This article was first published in the Fall 2016 issue of Usenix ;login:.
Typical IP-networked hosts are configured with a single default route. For single-homed hosts the default route defines the first destination for packets addressed outside of the local subnet; but for multi-homed hosts the default route also implicitly defines a default interface to be used for all outbound traffic. Specific subnets may be accessed using non-default interfaces by defining static routes; but the single default route remains a "single point of failure" for general access to other and Internet subnets. The Linux kernel, together with the iproute2 suite supports the definition of multiple default routes distinguished by a preference metric. This allows alternate networks to serve as fail-over for the preferred default route in cases where the link has failed or is otherwise unavailable.
The CU-Boulder Research Computing environment spans three datacenters, each with its own set of special-purpose networks. Public-facing hosts may be accessed through a 1:1 NAT or via a dedicated "DMZ" VLAN that spans all three environments. We have historically configured whichever interface was used for inbound connection from the Internet as the default route in order to support responses to connections from Internet clients; but our recent and ongoing deployment of policy routing (as described in a previous issue of ;login:) removes this requirement.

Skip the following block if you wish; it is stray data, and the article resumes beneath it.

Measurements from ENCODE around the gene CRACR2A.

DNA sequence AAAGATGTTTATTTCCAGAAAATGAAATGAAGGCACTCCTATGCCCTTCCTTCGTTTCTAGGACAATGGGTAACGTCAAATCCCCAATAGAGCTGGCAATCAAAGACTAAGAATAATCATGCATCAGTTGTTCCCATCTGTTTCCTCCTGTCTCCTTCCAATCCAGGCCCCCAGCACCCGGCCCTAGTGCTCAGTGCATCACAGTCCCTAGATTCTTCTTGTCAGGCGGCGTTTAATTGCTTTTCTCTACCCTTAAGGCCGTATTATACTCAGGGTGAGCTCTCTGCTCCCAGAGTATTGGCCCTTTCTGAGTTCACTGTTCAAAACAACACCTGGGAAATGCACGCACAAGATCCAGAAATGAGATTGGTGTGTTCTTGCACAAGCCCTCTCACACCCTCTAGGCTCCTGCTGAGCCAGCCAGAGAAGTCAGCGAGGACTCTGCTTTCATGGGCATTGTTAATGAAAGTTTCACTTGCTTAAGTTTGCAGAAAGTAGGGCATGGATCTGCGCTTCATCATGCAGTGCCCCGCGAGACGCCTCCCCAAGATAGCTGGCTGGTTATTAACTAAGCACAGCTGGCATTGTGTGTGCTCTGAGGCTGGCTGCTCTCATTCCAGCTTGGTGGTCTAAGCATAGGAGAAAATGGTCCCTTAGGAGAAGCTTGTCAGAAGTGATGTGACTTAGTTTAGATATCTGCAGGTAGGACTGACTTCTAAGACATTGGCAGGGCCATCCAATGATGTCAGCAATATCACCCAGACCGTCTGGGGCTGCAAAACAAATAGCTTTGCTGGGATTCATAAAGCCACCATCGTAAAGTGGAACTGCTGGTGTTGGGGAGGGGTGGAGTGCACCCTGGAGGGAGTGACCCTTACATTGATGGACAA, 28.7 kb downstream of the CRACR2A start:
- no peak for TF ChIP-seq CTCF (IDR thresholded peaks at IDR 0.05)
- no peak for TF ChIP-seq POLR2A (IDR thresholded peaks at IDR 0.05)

All RC networks are capable of routing traffic with each other, the campus intranet, and the greater Internet, so we more recently prefer the host's "management" interface as its default route as a matter of convention; but this unnecessarily limits network connectivity in cases where the default interface is down, whether by link failure or during a reconfiguration or maintenance process.
The problem with a single default route
The simplest Linux host routing table is a system with a single network interface.
# ip route list default via 10.225.160.1 dev ens192 10.225.160.0/24 dev ens192 proto kernel scope link src 10.225.160.38
Traffic to hosts on
10.225.160.0/24 is delivered directly,
while traffic to any other network is forwarded to
10.225.160.1. In this case, the default route eventually
provides access to the public Internet.
# ping -c1 example.com PING example.com (22.214.171.124) 56(84) bytes of data. 64 bytes from 126.96.36.199: icmp_seq=1 ttl=54 time=24.0 ms --- example.com ping statistics --- 1 packets transmitted, 1 received, 0% packet loss, time 0ms rtt min/avg/max/mdev = 24.075/24.075/24.075/0.000 ms
A dual-homed host adds a second network interface and a second link-local route; but the original default route remains.
# ifup ens224 && ip route list default via 10.225.160.1 dev ens192 10.225.160.0/24 dev ens192 proto kernel scope link src 10.225.160.38 10.225.176.0/24 dev ens224 proto kernel scope link src 10.225.176.38
The new link-local route provides access to hosts on
10.225.176.0/24; but traffic to other networks still requires
access to the default interface as defined by the single default
route. If the default route interface is unavailable, external
networks become inaccessible, even though identical routing is
Attempts to add a second default route fail with an error message (in typically unhelpful iproute2 fashion) implying that it is impossible to configure a host with multiple default routes simultaneously.